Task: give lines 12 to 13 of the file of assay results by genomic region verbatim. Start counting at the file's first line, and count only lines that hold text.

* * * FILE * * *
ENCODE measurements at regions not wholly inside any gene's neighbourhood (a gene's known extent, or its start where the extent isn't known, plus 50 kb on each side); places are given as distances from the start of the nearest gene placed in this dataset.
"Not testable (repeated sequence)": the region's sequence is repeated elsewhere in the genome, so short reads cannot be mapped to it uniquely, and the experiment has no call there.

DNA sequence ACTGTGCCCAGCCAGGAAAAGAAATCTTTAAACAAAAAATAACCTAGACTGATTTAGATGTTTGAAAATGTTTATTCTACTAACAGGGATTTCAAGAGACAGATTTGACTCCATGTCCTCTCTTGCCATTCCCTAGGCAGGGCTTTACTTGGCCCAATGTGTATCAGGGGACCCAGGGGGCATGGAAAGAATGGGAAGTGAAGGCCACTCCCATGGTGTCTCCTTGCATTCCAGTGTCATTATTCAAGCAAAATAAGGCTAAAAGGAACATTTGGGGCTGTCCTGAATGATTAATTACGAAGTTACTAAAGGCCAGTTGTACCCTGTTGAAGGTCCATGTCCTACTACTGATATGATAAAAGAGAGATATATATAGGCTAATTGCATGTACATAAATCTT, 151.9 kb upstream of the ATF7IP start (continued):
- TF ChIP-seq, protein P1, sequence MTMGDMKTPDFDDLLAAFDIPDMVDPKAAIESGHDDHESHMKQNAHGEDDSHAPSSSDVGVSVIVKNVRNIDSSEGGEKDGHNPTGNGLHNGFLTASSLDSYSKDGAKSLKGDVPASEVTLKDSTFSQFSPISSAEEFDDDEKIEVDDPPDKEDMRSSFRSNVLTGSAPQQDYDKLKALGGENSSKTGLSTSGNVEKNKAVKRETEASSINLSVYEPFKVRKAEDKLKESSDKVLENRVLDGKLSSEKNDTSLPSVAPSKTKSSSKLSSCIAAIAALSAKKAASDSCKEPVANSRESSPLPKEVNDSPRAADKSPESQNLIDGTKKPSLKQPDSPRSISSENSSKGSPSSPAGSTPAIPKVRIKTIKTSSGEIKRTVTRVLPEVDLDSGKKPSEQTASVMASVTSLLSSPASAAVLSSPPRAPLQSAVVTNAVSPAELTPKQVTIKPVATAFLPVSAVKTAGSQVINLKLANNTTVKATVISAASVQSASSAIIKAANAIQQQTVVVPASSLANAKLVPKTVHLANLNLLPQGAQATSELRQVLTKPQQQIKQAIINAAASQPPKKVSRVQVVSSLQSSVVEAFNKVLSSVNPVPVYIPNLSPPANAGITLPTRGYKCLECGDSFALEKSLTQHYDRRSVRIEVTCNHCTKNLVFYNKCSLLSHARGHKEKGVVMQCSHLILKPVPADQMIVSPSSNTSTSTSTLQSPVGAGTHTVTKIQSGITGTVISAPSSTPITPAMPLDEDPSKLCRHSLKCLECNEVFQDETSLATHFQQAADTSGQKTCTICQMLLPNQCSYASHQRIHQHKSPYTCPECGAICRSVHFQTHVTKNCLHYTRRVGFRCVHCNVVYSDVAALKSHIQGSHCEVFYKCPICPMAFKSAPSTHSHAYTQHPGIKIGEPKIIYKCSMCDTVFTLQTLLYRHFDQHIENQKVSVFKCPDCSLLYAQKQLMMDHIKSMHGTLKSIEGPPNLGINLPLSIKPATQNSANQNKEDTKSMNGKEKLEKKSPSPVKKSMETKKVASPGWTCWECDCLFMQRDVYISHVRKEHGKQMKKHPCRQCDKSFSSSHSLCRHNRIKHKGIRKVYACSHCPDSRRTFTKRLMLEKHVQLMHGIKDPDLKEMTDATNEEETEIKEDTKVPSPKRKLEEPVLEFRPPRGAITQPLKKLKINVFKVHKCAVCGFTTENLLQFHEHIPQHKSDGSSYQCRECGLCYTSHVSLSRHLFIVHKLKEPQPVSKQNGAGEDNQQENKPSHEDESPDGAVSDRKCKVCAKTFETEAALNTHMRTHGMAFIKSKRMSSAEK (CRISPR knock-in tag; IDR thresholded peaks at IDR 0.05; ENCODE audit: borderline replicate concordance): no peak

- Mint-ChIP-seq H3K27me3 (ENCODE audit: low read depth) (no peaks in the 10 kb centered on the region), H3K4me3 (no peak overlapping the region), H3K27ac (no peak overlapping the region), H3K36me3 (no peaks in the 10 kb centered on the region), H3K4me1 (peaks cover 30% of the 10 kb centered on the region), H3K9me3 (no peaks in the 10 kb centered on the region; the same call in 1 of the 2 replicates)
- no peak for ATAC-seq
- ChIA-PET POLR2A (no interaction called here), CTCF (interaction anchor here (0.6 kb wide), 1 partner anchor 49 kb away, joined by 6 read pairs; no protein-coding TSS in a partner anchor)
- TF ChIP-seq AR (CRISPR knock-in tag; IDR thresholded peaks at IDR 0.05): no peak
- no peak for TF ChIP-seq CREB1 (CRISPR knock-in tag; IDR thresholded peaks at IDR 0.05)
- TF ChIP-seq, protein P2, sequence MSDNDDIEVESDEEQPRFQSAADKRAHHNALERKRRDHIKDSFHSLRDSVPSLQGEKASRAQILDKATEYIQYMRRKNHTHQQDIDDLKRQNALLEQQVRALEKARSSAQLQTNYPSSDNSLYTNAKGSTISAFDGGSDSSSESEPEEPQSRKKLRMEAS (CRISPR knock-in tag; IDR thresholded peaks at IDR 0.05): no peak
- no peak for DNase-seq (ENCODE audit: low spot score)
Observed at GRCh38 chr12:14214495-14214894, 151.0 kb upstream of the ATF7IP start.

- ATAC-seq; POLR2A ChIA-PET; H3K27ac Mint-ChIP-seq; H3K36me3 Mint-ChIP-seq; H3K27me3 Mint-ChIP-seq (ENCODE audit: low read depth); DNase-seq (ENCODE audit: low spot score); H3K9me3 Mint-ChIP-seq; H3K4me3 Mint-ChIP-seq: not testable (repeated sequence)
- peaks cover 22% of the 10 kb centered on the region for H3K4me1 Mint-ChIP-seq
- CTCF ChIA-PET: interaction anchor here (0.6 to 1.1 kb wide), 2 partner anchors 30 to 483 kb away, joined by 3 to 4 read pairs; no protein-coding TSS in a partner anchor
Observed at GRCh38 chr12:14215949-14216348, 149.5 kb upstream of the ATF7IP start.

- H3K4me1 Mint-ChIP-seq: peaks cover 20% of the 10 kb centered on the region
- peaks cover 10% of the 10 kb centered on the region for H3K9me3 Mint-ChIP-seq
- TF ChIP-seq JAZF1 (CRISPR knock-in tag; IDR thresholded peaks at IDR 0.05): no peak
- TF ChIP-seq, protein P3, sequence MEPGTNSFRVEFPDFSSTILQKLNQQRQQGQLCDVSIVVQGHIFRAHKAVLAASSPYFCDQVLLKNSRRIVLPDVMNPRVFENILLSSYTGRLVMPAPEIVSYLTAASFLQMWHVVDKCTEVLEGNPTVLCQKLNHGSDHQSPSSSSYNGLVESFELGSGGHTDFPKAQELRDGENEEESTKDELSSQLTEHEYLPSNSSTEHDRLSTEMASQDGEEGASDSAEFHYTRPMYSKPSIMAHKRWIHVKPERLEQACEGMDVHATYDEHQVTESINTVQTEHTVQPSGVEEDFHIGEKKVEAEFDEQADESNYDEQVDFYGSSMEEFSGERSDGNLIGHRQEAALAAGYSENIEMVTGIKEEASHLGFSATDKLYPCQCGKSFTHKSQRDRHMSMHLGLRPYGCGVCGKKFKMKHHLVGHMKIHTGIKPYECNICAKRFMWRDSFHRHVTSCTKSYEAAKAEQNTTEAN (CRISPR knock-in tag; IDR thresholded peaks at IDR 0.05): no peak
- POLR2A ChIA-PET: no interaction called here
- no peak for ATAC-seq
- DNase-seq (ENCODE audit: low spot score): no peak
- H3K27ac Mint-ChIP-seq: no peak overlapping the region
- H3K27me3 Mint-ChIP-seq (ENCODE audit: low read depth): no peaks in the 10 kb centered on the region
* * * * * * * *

Observed at GRCh38 chr12:14214495-14214894, 151.0 kb upstream of the ATF7IP start.

- ATAC-seq; POLR2A ChIA-PET; H3K27ac Mint-ChIP-seq; H3K36me3 Mint-ChIP-seq; H3K27me3 Mint-ChIP-seq (ENCODE audit: low read depth); DNase-seq (ENCODE audit: low spot score); H3K9me3 Mint-ChIP-seq; H3K4me3 Mint-ChIP-seq: not testable (repeated sequence)